At its core, the modern calendar is an attempt to track and predict the relationship between the sun and various regions of the earth. Historically, agricultural cycles, local climates, latitudes, tidal ebbs and flows and imperatives such as the need to anticipate seasonal change have shaped calendars. The Egyptian calendar, for example, was established in part to predict the annual rising of the Nile River, which was critical to Egyptian agriculture. This motivation is also why lunar calendars similar to the ones still used by Muslims fell out of favor somewhat -- with 12 lunar cycles adding up to roughly 354 days, such systems quickly drift out of alignment with the seasons.
The Gregorian calendar, introduced by Pope Gregory XIII in 1582, was itself an attempt to address the problems of its predecessor, the Julian calendar, which had been introduced by Julius Caesar to abolish the use of the lunar year and eliminate a three-month gap that opened up between the civil and astronomical equinoxes. It subsequently spread throughout the Roman Empire (and beyond as Christianity spread) and influenced the design of calendars elsewhere. Though it deviates from the time it takes the earth to revolve around the sun by just 11 minutes (a remarkable astronomical feat for the time), the Julian system overly adjusted for the fractional difference in year length, slowly leading to a misalignment in the astronomical and calendar years.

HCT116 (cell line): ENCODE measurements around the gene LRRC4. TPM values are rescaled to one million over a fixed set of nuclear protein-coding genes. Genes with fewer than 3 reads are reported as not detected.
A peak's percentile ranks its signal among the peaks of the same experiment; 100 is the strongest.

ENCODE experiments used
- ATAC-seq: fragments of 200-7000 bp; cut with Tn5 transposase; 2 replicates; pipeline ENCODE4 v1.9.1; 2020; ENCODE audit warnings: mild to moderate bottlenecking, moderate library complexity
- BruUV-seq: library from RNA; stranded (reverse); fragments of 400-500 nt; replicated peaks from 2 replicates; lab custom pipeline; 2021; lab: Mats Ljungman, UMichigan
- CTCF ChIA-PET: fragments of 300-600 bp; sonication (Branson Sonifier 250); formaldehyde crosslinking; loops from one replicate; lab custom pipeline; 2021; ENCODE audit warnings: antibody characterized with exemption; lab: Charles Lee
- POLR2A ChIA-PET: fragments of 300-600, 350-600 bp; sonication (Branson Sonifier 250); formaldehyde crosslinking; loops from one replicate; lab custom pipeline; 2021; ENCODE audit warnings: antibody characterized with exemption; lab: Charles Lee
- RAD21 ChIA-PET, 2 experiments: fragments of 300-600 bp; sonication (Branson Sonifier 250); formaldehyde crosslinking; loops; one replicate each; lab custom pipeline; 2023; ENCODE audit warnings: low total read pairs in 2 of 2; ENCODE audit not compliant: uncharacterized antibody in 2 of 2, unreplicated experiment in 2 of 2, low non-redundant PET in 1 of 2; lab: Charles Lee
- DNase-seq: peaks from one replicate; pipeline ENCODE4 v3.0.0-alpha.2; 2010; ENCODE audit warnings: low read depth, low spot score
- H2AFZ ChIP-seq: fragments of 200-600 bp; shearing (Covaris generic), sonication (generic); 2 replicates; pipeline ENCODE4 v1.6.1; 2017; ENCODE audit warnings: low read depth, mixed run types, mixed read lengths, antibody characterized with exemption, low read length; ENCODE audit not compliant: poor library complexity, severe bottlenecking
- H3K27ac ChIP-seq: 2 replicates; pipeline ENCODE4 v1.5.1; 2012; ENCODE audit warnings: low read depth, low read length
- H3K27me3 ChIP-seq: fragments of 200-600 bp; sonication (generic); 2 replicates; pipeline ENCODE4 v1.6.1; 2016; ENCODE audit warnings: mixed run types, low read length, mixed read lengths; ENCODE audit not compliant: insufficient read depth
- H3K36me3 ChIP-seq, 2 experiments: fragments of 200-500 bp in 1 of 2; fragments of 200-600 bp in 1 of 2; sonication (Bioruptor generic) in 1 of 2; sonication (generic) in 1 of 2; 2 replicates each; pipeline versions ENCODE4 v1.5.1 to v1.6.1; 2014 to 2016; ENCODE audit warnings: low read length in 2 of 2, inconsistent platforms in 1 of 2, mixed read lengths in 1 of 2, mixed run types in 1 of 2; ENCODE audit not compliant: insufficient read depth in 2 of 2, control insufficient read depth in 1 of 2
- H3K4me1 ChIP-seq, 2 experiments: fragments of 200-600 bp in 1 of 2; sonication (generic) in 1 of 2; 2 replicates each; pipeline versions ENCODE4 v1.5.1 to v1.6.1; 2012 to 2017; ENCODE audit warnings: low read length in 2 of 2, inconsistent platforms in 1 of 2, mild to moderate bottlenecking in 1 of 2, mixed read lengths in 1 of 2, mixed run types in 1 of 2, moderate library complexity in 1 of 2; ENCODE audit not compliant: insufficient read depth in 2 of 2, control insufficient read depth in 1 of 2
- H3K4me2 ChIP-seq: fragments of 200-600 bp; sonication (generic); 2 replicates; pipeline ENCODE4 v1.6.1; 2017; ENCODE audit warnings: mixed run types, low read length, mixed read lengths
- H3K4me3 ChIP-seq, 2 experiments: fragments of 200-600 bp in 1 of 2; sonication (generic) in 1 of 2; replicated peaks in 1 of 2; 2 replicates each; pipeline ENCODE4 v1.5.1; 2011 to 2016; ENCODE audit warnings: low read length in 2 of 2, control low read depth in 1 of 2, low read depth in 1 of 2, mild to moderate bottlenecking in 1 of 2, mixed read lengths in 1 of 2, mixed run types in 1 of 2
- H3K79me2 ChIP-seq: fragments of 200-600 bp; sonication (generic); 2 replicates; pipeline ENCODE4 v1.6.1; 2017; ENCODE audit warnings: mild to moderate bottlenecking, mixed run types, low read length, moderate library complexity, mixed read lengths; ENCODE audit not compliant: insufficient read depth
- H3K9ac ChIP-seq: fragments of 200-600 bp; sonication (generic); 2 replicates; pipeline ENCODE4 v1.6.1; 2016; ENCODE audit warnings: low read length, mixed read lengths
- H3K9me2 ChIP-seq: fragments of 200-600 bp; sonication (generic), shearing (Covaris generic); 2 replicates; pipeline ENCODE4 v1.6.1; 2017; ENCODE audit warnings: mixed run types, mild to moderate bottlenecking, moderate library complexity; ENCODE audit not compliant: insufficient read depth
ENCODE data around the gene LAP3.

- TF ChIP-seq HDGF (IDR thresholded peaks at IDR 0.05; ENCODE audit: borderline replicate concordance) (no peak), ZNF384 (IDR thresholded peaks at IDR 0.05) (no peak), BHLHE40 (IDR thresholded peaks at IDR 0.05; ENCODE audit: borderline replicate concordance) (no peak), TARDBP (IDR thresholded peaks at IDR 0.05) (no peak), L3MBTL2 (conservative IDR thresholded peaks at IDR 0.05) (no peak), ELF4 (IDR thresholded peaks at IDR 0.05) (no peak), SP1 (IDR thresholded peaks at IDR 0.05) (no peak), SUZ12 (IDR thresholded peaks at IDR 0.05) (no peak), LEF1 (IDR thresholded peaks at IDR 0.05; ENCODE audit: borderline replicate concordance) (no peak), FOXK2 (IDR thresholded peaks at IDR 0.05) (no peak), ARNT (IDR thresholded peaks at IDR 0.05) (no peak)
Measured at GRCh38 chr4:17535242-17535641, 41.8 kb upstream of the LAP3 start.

Read more: The Geopolitics of the Gregorian Calendar | Stratfor
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